Professor Miodrag Zec
Faculty of Philosophy, University of Belgrade

Keynes, Minsky and Financial Crises in Emerging Markets is an pivotal theoretical discussion supported by concrete empirical data, which significantly contributes to our understanding of the fundamental issues of the nature and causes of the financial crises in both, developed and developing countries. The policy prescriptions arising from the analysis of what measures need to be taken in the event of financial crisis and how to prevent growing financial fragility of a local open economy should be subject of a thorough examination of academicians and policymakers.

Professor Boško Živković
Faculty of Economics, University of Belgrade

Ognjen Radonjić (1975) is Associate Professor of Economics at the Faculty of Philosophy, University of Belgrade. He is a member of the Institute for Sociological Research, Belgrade, Scientific Association of Economists of Serbia, Belgrade, World Economics Association, Bristol, the UK and editorial board of the Sociology, Journal of sociology, social psychology and social anthropology. He is the author of the book Financial Markets: Risk, Uncertainty and Conditional Stability (in Serbian, 2009) and the co-author (with Srdjan Kokotović) of The Second Decade of Transition in Emerging Europe: The Age of Capital Inflows, Macroeconomic Imbalances and Financial Fragility (2012). He also wrote a number of articles on macroeconomics arid financial markets topics. Radonjić received a PhD in economics from the Faculty of Economics, University of Belgrade.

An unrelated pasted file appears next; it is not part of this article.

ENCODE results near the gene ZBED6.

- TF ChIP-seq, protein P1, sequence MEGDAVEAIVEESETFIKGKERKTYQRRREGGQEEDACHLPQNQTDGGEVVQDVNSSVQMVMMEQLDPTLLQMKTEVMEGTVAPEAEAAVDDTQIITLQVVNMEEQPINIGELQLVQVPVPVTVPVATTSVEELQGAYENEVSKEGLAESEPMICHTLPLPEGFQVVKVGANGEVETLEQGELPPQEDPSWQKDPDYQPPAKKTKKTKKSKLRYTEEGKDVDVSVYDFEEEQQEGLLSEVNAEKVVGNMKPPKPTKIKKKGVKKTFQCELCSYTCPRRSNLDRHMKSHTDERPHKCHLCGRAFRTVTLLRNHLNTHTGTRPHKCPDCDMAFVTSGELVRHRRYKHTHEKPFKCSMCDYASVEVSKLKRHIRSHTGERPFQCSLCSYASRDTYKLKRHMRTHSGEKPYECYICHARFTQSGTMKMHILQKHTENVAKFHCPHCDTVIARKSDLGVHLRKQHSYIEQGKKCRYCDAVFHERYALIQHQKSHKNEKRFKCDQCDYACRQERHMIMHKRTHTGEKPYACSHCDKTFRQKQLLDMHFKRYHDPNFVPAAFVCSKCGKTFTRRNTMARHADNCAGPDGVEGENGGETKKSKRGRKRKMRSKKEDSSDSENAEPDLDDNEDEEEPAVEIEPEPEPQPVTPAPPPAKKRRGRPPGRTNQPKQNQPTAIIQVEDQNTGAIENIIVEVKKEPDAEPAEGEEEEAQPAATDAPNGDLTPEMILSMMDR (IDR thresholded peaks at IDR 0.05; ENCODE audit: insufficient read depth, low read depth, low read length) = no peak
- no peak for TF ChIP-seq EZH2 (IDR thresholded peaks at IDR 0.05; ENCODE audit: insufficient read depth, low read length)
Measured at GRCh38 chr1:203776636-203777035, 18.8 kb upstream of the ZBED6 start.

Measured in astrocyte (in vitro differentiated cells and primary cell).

Srdjan Kokotović (1976) is deputy general manager of the Financial Stability Department within the National Bank of Serbia. Previous engagements include bank supervision also within the National Bank of Serbia, an economist position in the International Monetary Fund, managing Risk Controlling Department and Chief Economist position in Hypo Alpe-Adria-Bank, Belgrade. He also managed privatization projects and financial analysis within the Deposit Insurance Agency. Srdjan Kokotović was a member of editorial board of the Quarterly Monitor of Economic Trends and Policies, a journal published by the Foundation for the Advancement of Economics (FREN). He is the co-author (with Ognjen Radonjić) of the book The Second Decade of Transition in Emerging Europe: The Age of Capital Inflows, Macroeconomic Imbalances and Financial Fragility (2012) and he wrote a number of articles in the field of financial stability, real sector development, labor market and economic policy. Kokotović obtained an MSc degree in quantitative finance from the Faculty of Economics, University of Belgrade.